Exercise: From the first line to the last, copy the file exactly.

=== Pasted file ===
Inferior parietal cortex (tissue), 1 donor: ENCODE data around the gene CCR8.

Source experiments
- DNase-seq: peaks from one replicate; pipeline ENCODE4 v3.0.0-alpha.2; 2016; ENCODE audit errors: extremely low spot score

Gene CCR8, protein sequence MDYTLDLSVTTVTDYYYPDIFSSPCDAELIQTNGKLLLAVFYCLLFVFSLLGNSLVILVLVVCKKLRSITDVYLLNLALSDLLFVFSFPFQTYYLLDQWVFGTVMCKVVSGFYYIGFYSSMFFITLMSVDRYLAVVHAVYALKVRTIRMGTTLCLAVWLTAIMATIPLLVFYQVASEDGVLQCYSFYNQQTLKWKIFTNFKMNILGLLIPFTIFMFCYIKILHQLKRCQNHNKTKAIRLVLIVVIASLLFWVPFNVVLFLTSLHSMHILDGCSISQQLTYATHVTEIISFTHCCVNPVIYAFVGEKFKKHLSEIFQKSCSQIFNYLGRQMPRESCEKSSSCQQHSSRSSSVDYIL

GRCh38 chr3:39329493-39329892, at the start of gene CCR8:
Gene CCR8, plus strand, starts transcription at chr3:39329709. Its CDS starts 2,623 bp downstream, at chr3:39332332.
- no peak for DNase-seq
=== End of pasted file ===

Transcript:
Inferior parietal cortex (tissue), 1 donor: ENCODE data around the gene CCR8.

Source experiments
- DNase-seq: peaks from one replicate; pipeline ENCODE4 v3.0.0-alpha.2; 2016; ENCODE audit errors: extremely low spot score

Gene CCR8, protein sequence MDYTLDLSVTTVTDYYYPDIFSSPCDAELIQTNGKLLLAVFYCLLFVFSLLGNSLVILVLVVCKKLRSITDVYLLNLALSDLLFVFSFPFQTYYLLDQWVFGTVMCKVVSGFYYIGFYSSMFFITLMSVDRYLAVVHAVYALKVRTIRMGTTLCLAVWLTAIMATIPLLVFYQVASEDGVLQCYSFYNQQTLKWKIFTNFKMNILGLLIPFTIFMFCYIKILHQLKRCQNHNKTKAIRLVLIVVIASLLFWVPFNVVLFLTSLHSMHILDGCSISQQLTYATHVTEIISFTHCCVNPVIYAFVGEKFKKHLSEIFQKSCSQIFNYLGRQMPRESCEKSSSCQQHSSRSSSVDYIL

GRCh38 chr3:39329493-39329892, at the start of gene CCR8:
Gene CCR8, plus strand, starts transcription at chr3:39329709. Its CDS starts 2,623 bp downstream, at chr3:39332332.
- no peak for DNase-seq